The Bengals desperately need help on the offensive line, and Slater is arguably the best tackle after Sewell. Slater opted out of the 2020 season, but he’s a three-year starter with experience on both sides of the line, the flexibility to move into the interior if needed and the versatility to play in most schemes.
6. Eagles: Ja’Marr Chase, WR, LSU
The Eagles need pass-catching help. Veterans Alshon Jeffery and DeSean Jackson are entering the final year of their contracts, and there’s a chance that neither will actually make it onto the 2021 roster.
On top of that, 2020 first-rounder Jalen Reagor and 2019 second-rounder J.J. Arcega-Whiteside have both underwhelmed in their brief NFL careers.
Enter Chase. He opted out of the 2020 season, but in 2019 he — not Justin Jefferson — was the No. 1 receiver on the title-winning Tigers with a nation-high 1,780 yards and 21 touchdowns.
7. Lions: DeVonta Smith, WR, Alabama
Before the trade for presumptive starter Jared Goff, I had the Lions selecting a quarterback at No. 7, but now it probably makes more sense for them to address another position, such as wide receiver, where they are perilously thin at the moment.
Starters Kenny Golladay, Marvin Jones and Danny Amendola — as well as second-string receivers Mohamed Sanu and Jamal Agnew — are all free agents. The Lions might draft multiple receivers with top-100 picks this year.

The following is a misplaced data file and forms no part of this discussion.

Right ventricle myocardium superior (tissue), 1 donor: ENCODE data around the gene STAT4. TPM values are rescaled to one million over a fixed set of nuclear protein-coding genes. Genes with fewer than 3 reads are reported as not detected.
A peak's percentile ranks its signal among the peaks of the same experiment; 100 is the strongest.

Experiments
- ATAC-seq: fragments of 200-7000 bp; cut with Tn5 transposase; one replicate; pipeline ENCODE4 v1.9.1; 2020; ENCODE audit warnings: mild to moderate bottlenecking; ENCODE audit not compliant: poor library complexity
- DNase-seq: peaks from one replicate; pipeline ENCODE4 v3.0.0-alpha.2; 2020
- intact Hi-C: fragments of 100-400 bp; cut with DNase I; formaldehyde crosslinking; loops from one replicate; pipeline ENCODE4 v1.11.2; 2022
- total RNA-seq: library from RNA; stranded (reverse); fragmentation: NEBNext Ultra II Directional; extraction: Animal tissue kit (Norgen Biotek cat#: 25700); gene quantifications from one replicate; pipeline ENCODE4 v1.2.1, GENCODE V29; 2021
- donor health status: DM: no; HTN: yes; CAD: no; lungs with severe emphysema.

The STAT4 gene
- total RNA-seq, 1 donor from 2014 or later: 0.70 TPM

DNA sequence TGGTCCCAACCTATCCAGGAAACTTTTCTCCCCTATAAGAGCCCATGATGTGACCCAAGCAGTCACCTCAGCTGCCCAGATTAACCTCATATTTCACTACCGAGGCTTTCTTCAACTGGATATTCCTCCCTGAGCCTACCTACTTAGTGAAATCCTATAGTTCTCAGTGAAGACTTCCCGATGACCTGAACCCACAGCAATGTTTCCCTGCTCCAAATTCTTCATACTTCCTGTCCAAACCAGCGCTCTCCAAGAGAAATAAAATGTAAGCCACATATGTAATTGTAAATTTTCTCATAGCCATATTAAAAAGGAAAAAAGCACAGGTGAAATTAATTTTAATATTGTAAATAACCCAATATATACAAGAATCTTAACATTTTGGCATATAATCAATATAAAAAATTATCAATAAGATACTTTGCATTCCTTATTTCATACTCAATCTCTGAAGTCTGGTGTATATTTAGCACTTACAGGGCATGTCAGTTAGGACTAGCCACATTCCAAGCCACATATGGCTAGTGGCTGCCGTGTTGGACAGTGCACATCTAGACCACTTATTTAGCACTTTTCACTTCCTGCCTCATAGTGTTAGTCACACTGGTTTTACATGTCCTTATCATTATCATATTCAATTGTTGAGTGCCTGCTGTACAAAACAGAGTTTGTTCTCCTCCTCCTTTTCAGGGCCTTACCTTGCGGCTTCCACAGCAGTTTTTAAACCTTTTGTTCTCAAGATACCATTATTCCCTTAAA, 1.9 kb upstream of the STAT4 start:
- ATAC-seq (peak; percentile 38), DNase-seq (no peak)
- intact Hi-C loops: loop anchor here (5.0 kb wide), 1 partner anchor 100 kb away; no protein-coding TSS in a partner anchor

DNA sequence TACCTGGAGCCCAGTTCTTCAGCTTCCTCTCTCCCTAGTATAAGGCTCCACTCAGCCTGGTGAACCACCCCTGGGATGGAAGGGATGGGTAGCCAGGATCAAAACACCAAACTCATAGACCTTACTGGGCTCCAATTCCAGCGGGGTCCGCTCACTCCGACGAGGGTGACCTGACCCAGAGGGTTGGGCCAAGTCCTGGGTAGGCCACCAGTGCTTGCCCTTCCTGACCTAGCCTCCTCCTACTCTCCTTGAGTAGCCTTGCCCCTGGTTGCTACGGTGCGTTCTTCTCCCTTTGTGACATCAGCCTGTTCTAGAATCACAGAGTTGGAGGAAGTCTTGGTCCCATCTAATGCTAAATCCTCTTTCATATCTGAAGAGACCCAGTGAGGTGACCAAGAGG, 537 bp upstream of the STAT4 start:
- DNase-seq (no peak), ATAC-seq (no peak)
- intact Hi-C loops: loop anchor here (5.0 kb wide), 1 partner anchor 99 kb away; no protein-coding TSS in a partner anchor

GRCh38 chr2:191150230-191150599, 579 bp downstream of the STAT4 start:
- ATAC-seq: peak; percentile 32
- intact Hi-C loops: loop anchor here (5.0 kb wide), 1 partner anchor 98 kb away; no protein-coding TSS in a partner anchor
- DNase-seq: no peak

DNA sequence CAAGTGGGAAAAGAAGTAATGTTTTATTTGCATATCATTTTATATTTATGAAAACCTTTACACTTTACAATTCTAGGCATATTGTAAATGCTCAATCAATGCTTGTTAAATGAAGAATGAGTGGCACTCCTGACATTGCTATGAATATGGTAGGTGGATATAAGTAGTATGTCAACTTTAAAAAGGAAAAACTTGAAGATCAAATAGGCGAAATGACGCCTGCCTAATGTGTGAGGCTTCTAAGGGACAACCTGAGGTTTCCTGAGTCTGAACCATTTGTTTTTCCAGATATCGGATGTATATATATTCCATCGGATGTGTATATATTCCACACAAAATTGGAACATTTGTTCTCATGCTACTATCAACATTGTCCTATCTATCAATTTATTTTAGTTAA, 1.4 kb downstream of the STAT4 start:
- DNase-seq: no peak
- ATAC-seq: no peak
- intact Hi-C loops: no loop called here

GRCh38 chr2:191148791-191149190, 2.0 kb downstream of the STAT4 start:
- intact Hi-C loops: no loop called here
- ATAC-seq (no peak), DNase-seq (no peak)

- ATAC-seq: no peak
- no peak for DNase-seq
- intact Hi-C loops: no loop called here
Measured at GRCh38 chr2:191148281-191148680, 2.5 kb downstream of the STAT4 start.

I have my doubts about Smith because of his age and size, but he outright dominated in 2020 with 117-1,856-23 receiving as the winner of the Heisman Trophy and Biletnikoff Award. And it’s not as if he’s a one-year wonder: In 2019, he was also the No. 1 receiver for Alabama — ahead of Jerry Jeudy and Henry Ruggs — with 68-1,256-14 receiving.
I doubt Smith will fall outside of the top 10.
8. Panthers: Justin Fields, QB, Ohio State
Teddy Bridgewater was adequate for the Panthers in 2020, but head coach Matt Rhule has refused to endorse Bridgewater as his starter for 2021, and the Panthers are reportedly exploring the quarterback market.
Even with his rawness, Fields would likely be an immediate upgrade over Bridgewater. An accomplished dual-threat quarterback, Fields was 5,373-63-9 passing with a 68.4% completion rate in 22 starts for the Buckeyes.
9. Broncos: Caleb Farley, CB, Virginia Tech
Cornerbacks A.J. Bouye and Bryce Callahan both turn 30 this season and are entering the final year of their contracts. It’s not hard to imagine defensive-minded HC Vic Fangio taking an elite cover man like Farley at this spot.
Farley is not without his issues. He redshirted in 2017 because of an ACL injury and opted out of 2020 because of COVID-19, and he’s still relatively new to the position because he played quarterback in high school and started out in college as a receiver — but in the 2018-19 seasons he looked like a true talent as a perimeter corner with his size, athleticism and overall ball skills.
Farley is a top-10 selection in most mocks I’ve surveyed.
10. Cowboys: Kwity Paye, EDGE, Michigan
It’s hard to know what the Cowboys will do. I was tempted to mock them with Florida tight end Kyle Pitts, but they still have Blake Jarwin and Dalton Schultz under contract.
And I also considered North Dakota State quarterback Trey Lance, just in case they are unable to reach a long-term agreement with injured starter Dak Prescott.